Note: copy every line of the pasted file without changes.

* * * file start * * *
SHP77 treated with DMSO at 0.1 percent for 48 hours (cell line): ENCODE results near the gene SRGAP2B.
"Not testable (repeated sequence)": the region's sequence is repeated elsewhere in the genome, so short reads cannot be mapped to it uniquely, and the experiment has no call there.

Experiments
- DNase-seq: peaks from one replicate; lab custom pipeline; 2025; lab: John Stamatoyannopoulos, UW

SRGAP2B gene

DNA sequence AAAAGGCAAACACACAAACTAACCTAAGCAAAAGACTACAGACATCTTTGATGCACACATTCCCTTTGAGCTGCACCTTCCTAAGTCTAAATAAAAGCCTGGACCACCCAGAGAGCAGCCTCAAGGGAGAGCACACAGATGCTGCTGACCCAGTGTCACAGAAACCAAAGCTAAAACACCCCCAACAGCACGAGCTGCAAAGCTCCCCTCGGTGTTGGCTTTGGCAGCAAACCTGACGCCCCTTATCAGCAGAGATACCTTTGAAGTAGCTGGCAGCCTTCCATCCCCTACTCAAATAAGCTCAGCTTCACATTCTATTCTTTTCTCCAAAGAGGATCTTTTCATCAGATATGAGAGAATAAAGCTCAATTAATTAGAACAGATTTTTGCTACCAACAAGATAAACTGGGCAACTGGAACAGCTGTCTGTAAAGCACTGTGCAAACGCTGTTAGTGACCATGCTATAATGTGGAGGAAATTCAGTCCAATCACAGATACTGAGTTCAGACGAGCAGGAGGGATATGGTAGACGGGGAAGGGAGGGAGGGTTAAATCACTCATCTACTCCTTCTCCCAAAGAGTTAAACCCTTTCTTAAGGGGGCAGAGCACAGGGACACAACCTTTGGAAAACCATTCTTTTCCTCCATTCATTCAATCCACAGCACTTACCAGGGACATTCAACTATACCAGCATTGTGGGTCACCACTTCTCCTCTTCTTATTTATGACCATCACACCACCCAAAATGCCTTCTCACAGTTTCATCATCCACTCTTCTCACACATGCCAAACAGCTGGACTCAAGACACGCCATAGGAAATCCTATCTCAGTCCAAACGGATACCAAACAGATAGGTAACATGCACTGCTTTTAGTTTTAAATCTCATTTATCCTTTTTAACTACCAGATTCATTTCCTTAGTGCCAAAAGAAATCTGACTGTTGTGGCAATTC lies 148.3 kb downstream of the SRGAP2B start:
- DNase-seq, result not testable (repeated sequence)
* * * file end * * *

SHP77 treated with DMSO at 0.1 percent for 48 hours (cell line): ENCODE results near the gene SRGAP2B.
"Not testable (repeated sequence)": the region's sequence is repeated elsewhere in the genome, so short reads cannot be mapped to it uniquely, and the experiment has no call there.

Experiments
- DNase-seq: peaks from one replicate; lab custom pipeline; 2025; lab: John Stamatoyannopoulos, UW

SRGAP2B gene

DNA sequence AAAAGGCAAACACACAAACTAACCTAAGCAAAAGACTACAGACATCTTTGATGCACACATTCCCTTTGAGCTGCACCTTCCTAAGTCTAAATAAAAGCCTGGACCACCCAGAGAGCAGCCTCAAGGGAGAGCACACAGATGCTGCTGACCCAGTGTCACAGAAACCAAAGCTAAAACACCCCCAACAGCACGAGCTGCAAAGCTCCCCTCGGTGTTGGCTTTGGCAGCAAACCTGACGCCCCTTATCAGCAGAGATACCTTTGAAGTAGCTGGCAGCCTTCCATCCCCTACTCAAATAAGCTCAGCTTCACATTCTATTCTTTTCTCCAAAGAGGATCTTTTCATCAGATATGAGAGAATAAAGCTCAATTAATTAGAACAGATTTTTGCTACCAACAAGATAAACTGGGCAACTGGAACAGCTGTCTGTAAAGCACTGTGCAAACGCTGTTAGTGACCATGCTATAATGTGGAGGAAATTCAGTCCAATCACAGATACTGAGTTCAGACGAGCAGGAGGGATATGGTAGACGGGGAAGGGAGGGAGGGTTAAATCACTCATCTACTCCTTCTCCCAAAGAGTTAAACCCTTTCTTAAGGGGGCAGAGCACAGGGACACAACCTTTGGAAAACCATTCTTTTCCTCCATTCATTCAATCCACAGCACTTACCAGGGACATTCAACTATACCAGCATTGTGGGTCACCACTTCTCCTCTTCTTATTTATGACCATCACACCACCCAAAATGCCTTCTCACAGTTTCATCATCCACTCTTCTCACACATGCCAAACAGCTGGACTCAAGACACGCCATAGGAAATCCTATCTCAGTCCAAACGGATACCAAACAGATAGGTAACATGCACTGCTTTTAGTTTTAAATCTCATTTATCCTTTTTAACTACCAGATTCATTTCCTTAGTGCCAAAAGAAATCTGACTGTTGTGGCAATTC lies 148.3 kb downstream of the SRGAP2B start:
- DNase-seq, result not testable (repeated sequence)